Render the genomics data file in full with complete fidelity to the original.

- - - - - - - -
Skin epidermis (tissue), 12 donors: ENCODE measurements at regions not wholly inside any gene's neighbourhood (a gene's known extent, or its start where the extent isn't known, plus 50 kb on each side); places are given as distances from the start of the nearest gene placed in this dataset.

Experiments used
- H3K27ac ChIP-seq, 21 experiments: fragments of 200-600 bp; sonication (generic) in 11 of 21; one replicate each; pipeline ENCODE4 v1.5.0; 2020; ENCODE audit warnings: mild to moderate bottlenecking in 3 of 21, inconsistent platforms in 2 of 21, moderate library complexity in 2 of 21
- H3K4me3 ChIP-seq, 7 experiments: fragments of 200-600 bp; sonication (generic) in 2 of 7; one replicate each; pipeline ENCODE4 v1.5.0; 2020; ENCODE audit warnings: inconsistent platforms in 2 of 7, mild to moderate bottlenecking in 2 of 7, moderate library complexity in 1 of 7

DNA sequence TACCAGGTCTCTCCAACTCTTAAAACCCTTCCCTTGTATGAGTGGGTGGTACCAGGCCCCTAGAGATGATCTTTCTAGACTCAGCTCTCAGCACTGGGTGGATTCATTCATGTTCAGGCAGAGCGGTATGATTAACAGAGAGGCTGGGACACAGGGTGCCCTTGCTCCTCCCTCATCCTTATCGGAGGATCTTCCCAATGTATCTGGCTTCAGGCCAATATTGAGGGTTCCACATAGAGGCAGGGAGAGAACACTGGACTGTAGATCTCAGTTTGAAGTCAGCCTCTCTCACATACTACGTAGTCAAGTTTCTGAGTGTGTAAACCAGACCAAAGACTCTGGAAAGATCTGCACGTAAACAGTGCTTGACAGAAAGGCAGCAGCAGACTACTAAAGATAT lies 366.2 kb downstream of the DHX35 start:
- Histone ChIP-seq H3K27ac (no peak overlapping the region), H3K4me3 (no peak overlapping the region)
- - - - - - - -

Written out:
Skin epidermis (tissue), 12 donors: ENCODE measurements at regions not wholly inside any gene's neighbourhood (a gene's known extent, or its start where the extent isn't known, plus 50 kb on each side); places are given as distances from the start of the nearest gene placed in this dataset.

Experiments used
- H3K27ac ChIP-seq, 21 experiments: fragments of 200-600 bp; sonication (generic) in 11 of 21; one replicate each; pipeline ENCODE4 v1.5.0; 2020; ENCODE audit warnings: mild to moderate bottlenecking in 3 of 21, inconsistent platforms in 2 of 21, moderate library complexity in 2 of 21
- H3K4me3 ChIP-seq, 7 experiments: fragments of 200-600 bp; sonication (generic) in 2 of 7; one replicate each; pipeline ENCODE4 v1.5.0; 2020; ENCODE audit warnings: inconsistent platforms in 2 of 7, mild to moderate bottlenecking in 2 of 7, moderate library complexity in 1 of 7

DNA sequence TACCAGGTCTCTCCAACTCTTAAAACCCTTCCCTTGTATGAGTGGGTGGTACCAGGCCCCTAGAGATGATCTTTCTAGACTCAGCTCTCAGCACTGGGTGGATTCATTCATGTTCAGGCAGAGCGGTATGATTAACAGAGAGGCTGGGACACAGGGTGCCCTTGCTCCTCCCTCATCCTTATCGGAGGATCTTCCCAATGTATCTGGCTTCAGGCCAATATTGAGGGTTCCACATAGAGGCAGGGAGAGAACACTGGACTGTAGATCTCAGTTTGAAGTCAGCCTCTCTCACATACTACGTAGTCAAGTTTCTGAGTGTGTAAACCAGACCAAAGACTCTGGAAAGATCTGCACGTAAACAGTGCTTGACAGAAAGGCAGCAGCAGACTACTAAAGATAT lies 366.2 kb downstream of the DHX35 start:
- Histone ChIP-seq H3K27ac (no peak overlapping the region), H3K4me3 (no peak overlapping the region)